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We're looking to troubleshoot replication issues with our MySQL servers (A-B: multimaster, B-C: master-slave, writes only to A). One theory we're looking at is that replication breaks when the master DB (A) is undergoing heavy writes and/or reads, but we have no way of knowing as we don't have the data to support or refute this theory.

I've downloaded percona's nagios plugin (the technology we have), and I've a list of variables to monitor.

Would asking for feedback about what variables to monitor be an acceptable question?

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This is a great question, and in preparing to help answer this meta-question for you, I went and looked again at the /ask page, and realized they have changed things since the last time I saw it (sad panda face). There used to be some great resources there that would help you focus your thoughts, but those being gone now, we'll break this down the best way I know:

Objective: You obviously want to know what to measure so that you can be objective and pragmatic, you don't want to black-magic measure. Some understanding of each option would be helpful, but if you're just given direction you can search the API docs (altho a link to the first one would be rather dandy).

Motivation: Indicating that you're obviously willing to tackle this yourself without being guided, which I think by asking if someone can link you to information on one data point being measured that you should be able to find additional ones. Being able to link to these yourself and asking if these are the right data points, establishing that you've done some leg work, will go a long way to getting people to discuss the right data points to monitor.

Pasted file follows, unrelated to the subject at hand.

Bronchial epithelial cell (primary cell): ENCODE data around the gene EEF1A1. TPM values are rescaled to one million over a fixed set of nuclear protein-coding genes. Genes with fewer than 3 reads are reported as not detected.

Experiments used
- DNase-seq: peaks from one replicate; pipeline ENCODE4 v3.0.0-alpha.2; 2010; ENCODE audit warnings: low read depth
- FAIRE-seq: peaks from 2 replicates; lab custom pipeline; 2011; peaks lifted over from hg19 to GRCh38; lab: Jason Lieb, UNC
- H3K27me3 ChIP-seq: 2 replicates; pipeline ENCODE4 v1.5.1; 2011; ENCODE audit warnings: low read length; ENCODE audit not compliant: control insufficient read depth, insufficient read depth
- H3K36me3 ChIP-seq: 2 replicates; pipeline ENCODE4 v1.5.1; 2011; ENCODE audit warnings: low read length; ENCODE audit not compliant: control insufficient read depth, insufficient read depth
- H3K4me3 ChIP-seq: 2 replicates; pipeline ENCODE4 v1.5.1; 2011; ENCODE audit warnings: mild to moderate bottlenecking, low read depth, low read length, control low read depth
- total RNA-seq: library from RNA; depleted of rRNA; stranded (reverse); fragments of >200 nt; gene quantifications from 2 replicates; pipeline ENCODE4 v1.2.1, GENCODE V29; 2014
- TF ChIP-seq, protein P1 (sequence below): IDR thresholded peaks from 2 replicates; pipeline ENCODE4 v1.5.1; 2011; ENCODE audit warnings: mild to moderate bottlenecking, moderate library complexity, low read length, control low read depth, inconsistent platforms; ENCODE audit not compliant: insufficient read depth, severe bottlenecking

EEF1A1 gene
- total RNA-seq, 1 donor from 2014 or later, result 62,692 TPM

Establish what you've already done: You want to show that you've done some research on this. Come to the table with what it is you're wanting to monitor, and why you think that's important. Even if all you say is "We want to monitor the disk I/O and the network latency, because we think that's going to tell us if that's when are slowdown is occurring" or something. The point is, don't just throw your hands up in the air, come to the table like a professional who needs help, but has some semblance of order.

If you're following these basic guidelines, then even tho there are a lot of ways to respond to this question with valid answers, you're still going to be asking what a good SE Q is all about.

Do try and make it as specific to your case as is reasonable, so people don't spend a lot of time guessing what you've done. We don't need a generic "oh, look, here's all the options forever" as those are going to change over time. Let's answer your question today.

HTH, YMMV.

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